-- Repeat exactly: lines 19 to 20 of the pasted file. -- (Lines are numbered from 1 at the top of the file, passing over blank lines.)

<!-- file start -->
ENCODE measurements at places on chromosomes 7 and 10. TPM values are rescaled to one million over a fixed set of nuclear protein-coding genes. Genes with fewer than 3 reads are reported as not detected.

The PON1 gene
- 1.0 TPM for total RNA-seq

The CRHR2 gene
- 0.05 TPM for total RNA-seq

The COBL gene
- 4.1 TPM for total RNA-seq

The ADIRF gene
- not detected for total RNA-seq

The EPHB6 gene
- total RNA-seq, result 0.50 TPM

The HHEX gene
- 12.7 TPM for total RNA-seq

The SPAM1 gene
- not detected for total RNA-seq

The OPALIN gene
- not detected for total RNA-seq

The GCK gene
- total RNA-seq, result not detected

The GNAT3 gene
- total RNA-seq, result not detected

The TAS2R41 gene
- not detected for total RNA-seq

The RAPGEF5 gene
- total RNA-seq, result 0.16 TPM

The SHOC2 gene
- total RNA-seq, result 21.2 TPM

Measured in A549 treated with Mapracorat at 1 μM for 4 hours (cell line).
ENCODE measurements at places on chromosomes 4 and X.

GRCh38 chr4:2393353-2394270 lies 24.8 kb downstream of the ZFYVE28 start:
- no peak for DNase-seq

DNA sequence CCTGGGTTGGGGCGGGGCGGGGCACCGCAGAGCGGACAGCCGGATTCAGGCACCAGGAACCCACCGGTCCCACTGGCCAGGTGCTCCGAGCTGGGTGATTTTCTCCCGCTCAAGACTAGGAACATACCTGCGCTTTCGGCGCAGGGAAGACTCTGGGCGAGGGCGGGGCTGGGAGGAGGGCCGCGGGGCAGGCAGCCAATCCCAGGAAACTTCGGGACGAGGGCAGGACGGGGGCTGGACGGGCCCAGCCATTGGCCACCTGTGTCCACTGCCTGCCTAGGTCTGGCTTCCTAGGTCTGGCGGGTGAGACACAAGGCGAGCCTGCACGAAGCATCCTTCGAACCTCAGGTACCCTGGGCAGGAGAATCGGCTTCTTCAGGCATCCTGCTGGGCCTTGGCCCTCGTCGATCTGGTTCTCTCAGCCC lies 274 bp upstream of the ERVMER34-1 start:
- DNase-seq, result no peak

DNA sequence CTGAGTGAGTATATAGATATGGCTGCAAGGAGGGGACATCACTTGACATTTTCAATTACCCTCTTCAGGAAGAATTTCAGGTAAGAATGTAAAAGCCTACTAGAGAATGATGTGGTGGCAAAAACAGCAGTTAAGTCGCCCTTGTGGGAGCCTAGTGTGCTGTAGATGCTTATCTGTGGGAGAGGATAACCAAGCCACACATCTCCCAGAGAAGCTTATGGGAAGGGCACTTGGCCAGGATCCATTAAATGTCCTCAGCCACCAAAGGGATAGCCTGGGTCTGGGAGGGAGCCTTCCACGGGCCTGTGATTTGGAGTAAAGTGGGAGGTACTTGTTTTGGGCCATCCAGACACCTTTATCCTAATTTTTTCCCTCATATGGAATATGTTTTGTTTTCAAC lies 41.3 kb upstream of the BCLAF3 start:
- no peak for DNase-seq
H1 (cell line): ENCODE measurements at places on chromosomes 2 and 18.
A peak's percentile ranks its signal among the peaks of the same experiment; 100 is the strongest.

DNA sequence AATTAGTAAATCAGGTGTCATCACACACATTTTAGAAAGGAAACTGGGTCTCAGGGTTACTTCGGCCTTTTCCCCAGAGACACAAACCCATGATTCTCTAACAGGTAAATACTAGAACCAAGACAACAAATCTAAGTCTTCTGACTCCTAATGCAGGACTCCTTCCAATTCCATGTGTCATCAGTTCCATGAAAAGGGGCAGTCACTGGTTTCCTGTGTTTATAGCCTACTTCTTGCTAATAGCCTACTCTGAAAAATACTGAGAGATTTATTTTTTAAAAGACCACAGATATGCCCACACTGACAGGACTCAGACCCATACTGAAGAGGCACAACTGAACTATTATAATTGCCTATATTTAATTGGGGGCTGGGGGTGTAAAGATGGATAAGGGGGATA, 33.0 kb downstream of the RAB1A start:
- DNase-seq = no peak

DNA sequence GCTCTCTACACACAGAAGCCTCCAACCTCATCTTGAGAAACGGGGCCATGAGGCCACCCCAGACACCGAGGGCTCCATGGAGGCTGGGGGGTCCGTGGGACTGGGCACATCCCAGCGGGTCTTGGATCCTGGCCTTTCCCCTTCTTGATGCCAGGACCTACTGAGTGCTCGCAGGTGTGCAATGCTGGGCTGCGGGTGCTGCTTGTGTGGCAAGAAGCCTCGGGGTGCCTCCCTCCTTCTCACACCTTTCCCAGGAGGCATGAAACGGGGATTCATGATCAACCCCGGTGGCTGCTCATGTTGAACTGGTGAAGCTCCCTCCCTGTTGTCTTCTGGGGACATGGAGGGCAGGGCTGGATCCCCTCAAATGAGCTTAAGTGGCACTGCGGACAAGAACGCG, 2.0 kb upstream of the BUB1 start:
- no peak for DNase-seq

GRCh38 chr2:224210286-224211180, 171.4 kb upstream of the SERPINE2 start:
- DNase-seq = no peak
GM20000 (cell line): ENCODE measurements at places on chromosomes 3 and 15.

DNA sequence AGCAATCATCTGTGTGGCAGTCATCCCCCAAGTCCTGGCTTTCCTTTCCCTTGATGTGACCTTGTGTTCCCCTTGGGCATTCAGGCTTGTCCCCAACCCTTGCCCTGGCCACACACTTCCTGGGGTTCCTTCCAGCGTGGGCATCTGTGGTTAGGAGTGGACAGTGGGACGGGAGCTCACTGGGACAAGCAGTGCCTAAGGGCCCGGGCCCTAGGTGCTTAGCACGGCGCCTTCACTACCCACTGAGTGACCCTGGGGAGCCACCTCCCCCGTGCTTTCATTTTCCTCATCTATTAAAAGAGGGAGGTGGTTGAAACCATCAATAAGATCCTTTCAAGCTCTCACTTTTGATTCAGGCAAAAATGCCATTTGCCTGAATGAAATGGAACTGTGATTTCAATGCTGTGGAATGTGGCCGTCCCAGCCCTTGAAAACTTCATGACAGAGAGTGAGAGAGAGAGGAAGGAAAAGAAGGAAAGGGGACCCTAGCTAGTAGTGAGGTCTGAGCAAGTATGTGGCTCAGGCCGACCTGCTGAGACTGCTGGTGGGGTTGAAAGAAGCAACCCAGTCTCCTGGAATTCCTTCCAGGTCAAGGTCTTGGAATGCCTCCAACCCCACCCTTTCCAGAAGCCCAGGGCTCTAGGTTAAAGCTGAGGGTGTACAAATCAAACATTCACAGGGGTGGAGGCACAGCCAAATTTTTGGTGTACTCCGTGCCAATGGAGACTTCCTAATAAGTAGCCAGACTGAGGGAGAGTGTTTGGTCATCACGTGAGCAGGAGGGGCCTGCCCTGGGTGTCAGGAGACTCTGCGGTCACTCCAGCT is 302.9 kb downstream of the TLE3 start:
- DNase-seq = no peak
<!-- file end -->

- total RNA-seq, result not detected

The GNAT3 gene